Mindfulness & Parkinson’s


Mindfulness works for Parkinson’s patients

Past research has already shown that exercise can significantly reduce symptoms of PD and help a person move and feel better. However, the World Health Organization defines health as “a state of dynamic harmony between the body, mind and spirit of a person.” So is there more that we can do besides just exercise to counteract the effects of PD? Researchers respond with a resounding “yes.”

Enter mindfulness. Those who practice mindfulness have been shown to have enhanced immune systems, relief from chronic illnesses, decreased anxiety, better focus, increased satisfaction with exercise and even structural brain change, a process called neuroplasticity.

So what exactly is mindfulness? The exercise of mindfulness can include breathing, self-talk, visualization or more advanced methods such as tai chi and qi gong. By practicing mindfulness along with a physical fitness program, one may engage the whole body and mind to improve neuroplasticity.


Research on the benefits of mindfulness for neurologic diseases such as PD has exploded. Here are just a few such examples:

Long-term mindfulness practitioners increase the working capacity of the brain and connections within the brain, and increase brain matter than non-practitioners. This suggests mindfulness may keep brains young and healthy. An eight-week mindfulness training program makes measurable changes in the brain structures associated with learning and memory, sense of self, empathy and stress. Only four days of mindfulness training can enhance the ability to sustain focused attention. It also shows significant improvements in mood, visuo-spatial processing, working memory and cognition.

Dr. Norman Doidge, MD, a leading expert in neuroscience and medicine,has made some fascinating discoveries on the power of the mind. Here are a few samples from his current book, “The Brain’s Way of Healing,” on the frontiers of brain neuroplasticity: His friend with PD was able to normalize his walking pattern. He did this by slowing down his walking, by using extreme “meditative” concentration to break apart each step, and by practicing for a full year. He found that by bringing the movement into conscious attention, he was able to take advantage of different brain areas that were not affected by PD.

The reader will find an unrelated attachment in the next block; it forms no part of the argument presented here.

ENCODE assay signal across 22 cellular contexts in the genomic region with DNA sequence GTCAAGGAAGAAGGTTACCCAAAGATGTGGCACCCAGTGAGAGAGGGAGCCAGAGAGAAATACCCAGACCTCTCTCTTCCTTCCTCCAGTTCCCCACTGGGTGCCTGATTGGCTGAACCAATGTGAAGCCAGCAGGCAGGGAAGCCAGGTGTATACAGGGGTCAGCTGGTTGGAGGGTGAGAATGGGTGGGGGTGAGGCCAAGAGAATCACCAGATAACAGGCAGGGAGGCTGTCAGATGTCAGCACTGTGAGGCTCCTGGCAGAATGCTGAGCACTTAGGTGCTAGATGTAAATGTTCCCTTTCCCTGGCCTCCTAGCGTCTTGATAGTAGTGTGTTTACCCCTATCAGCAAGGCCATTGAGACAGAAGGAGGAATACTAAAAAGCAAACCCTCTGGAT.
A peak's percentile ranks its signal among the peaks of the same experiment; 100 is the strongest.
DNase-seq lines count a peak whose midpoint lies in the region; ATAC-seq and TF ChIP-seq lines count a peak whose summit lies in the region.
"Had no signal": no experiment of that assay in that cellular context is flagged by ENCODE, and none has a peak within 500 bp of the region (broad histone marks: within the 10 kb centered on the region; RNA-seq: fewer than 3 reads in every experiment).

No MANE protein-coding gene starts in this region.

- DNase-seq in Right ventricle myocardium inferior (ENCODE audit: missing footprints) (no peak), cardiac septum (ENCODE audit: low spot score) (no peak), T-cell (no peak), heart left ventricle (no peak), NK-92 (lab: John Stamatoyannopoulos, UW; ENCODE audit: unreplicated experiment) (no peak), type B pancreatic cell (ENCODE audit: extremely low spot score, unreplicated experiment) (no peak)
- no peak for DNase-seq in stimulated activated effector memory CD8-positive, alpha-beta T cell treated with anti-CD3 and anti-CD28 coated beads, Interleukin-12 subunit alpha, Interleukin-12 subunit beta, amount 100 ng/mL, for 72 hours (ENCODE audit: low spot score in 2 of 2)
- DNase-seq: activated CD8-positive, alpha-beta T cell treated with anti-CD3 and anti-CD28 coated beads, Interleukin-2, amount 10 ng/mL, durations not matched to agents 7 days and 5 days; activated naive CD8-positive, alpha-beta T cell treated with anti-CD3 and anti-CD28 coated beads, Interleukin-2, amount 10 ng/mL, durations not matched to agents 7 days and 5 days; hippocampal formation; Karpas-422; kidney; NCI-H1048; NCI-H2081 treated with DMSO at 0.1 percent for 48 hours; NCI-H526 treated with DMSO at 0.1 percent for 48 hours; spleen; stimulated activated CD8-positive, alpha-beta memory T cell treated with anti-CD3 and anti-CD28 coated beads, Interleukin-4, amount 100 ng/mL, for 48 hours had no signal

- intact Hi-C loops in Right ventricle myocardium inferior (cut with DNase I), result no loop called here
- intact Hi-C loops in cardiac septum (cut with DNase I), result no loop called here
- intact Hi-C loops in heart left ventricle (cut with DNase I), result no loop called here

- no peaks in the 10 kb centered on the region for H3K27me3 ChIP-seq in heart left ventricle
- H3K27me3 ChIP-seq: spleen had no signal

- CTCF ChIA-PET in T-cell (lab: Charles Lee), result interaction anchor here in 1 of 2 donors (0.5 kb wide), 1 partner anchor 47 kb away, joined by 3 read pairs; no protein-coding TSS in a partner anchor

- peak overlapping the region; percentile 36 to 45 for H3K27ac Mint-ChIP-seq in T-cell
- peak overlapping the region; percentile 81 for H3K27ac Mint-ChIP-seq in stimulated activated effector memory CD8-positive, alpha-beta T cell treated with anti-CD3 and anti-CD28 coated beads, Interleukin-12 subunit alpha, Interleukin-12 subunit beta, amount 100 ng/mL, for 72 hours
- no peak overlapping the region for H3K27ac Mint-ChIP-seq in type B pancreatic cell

This same friend eliminated his tremors by being more aware of his movement. For example, he held his glass of water more firmly, fixed his handwriting by switching from cursive writing to printing capitals, and discovered that by holding his fork at 45 degrees toward himself that his tremor disappeared. Other brain stimulation activities he used included: crosswords, Sudoku, bridge, chess, poker, dominoes, recording CDs of himself singing and learning French.

A longtime practitioner of mindfulness for 10 years, Rob Piper, a Fort Collins resident, was diagnosed with PD in 2014. He describes mindfulness in his life to be “living in the present moment and not dwelling in the past or future.” Mindfulness has helped him acknowledge his thoughts and emotions by being more present and responding to them rather than reacting to them. Sometimes he feels anxious regarding the future of his PD, but he is able to use mindfulness training to calm his anxieties and have more control of his mind and body. He describes how breathing is a “natural tranquilizer” that makes him feel more focused during the day, improves his sleep at night, and makes him more consciously aware of his physical movements.

He describes being more conscious of all of his senses during exercise. He sees more clearly, he feels the hiking poles in his hands and the rocks underneath his shoes; he smells the fresh air and hears nature around him. Rob considers mindfulness to be an integral and positive experience for both his physical and nonphysical symptoms of Parkinson’s and recommends it to those who are interested in practicing it.